“John Wick: Chapter 2”

Keanu Reeves needs to keep making action movies because his stunt work in “John Wick: Chapter 2” is impeccable. He tops his work in the film’s predecessor.

Picking up where the first one ended, Wick reclaims his car and settles back into retirement with an adorable unnamed pit bull. When crime boss Santino D’Antonio (Riccardo Scamarcio) asks Wick to pull off an impossible job, Wick is forced into it due to a blood oath. Wick soon finds himself double crossed and shooting his way out of both Rome and New York, as he finds a contract put on him.

“John Wick: Chapter 2” starts with a bang, combining a car chase with mixed martial arts in innovative fashion. It’s one of several versatile and jaw-dropping action sequences. While “Chapter 1” was mostly shooting, “Chapter 2” features knife fights, stealth kills, foot chases, and one epic gunfight in the Roman Catacombs where Reeves shows off impressive weapons training.

The action in “Chapter 2” ranges from brutal and intense (there’s a pencil kill that tops “The Dark Knight”) to plain ridiculous (look out for a never-ending stair scene). It’s even in both categories and Reeves once again delivers a restrained performance.

Director Chad Stahelski further expands the world building by diving deeper into the Continental’s rules and benefits, featuring some darkly funny moments. We even learn how large the assassin guild is since nearly everyone in “Chapter 2” is an assassin.

While “Chapter 2” improves in its world building and action sequences, it sadly declines in writing and gritty tone. Wick is fighting for survival, which isn’t as edgy or compelling as him seeking revenge. Santino isn’t nearly smug or despicable like the Tarasovs from “Chapter 1,” either.

The final act comes off forced and anti-climactic, but this is forgivable due to the film’s relentless pace and world building. Now when is “Chapter 3” coming out again?

Grade: B+

The Classics – “John Wick”

So, I’m going to review more classics from various directors and franchises, leading to their successors. On that note, let’s about 2014’s sleeper hit “John Wick.”

HEAVY SPOILER WARNING! IN CASE YOU HAVEN’T WATCHED “JOHN WICK,” DON’T READ THIS REVIEW.

Keanu Reeves plays the recently widowed John Wick. After losing his wife to cancer, he receives an adorable puppy as a posthumous gift from her. The warm times between Wick and his puppy are cut short when a group of young thugs led by Yusef (Alfie Allen) break into Wick’s house, kill the puppy, and steal his car.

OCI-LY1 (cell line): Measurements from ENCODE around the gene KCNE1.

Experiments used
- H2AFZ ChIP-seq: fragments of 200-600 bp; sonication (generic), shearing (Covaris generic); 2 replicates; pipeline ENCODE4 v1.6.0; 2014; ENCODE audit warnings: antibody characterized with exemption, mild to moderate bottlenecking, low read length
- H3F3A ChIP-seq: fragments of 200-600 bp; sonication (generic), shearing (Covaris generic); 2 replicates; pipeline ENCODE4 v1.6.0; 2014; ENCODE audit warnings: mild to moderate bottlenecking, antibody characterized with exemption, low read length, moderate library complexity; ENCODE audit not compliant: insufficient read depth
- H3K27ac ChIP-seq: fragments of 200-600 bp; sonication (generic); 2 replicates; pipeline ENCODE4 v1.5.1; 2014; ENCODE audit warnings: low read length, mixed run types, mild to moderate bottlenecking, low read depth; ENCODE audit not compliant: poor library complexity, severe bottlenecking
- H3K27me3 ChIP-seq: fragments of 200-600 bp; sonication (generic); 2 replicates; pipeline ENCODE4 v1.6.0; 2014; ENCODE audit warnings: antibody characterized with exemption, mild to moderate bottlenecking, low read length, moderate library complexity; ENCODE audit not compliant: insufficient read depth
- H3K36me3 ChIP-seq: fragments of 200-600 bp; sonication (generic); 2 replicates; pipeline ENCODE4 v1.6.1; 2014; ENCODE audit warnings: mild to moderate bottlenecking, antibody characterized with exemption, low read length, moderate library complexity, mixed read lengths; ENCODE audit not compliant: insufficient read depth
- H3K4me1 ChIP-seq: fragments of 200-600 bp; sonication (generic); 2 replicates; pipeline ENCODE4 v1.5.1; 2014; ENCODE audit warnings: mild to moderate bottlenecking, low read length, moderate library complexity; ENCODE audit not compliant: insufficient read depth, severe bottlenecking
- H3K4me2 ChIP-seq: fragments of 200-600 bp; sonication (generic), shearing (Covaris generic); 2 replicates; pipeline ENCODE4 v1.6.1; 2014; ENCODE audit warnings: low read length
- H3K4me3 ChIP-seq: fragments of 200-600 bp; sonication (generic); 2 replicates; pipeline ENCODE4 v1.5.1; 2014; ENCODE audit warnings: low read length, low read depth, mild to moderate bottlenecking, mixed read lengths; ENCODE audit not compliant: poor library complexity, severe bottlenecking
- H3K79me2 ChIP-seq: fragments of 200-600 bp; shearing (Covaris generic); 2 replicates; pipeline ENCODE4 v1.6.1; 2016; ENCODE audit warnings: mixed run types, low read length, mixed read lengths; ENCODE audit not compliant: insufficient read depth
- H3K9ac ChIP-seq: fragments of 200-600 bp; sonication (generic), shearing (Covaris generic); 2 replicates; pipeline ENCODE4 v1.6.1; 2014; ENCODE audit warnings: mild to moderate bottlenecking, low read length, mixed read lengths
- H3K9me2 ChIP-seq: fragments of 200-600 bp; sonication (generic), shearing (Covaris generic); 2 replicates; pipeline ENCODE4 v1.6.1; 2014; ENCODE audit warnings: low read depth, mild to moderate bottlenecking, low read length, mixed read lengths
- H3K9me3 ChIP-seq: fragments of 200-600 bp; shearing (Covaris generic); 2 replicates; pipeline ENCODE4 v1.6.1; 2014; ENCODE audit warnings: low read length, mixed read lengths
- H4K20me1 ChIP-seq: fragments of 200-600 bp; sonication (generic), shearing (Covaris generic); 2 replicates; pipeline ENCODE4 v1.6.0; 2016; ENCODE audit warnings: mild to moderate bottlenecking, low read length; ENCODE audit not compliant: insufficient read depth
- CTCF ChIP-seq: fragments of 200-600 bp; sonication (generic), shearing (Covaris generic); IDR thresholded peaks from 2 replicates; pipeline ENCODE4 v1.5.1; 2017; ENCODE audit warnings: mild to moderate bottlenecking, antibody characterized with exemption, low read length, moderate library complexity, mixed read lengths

The thugs learn the hard way that they screwed with the wrong guy since Wick is a retired hitman nicknamed The Boogeyman. The body count rises when Yusef’s father and Wick’s former boss, Viggo (Michael Nyqvist) gets involved.

The theatrical trailer made “John Wick” look like a generic revenge movie. I’m guilty as charged for being snobby because this is one of the best action films of the 2010’s.

“John Wick” takes an unconventional approach to the action genre by combining Neo-Noir narrative with both Spaghetti Western and Hong Kong action aesthetics, making it a refreshing departure from “Taken” rip-offs. This is a movie where assassins are in a league with their own hotel and currency. While we don’t have all the answers to the questions about this world, “John Wick: Chapter 2” might have these answers.

There’s a darkly funny mythology behind Wick. Bouncers are afraid of him, a chop shop owner (John Leguizamo) and Viggo both slap Yusef for stealing his car, and a particular cleaner (David Patrick Kelly) is honored to cover up Wick’s killings. He’s clearly a forced to be reckoned with.

David Leitch and Chad Stahelski made their directorial debut with “John Wick,” having a background as stuntmen for Hollywood action movies. The duo brilliantly choreographs the film’s action sequences, and focus on the actors rather than the camera work. There isn’t a single sloppy shot to disguise the actor’s poor athleticism. Instead, all shots are smooth and clear, as we watch impressive stunt-work.

The best action sequence involves Wick pursuing Yusef through a night club and shooting several bad guys with great innovation. There’s some additional morbid humor when Wick uses one man’s beard as a grip and takes a moment to reload before executing another baddie. Backed by slick visuals and a kinetic soundtrack, this shootout is the highlight.

Reeves has a divided reception; audiences and critics have both praised and criticized him for his laidback acting style. His style suits him well in the titular role. Reeves has little dialogue, but his facial expressions and a particularly angry monologue show that Reeves is best as an action star.

If you want a good action movie that focuses on world building and honors actors’ stunt work, “John Wick” is one to watch. Let’s just hope “John Wick: Chapter 2” maintains the same positive attributes.

Grade: A-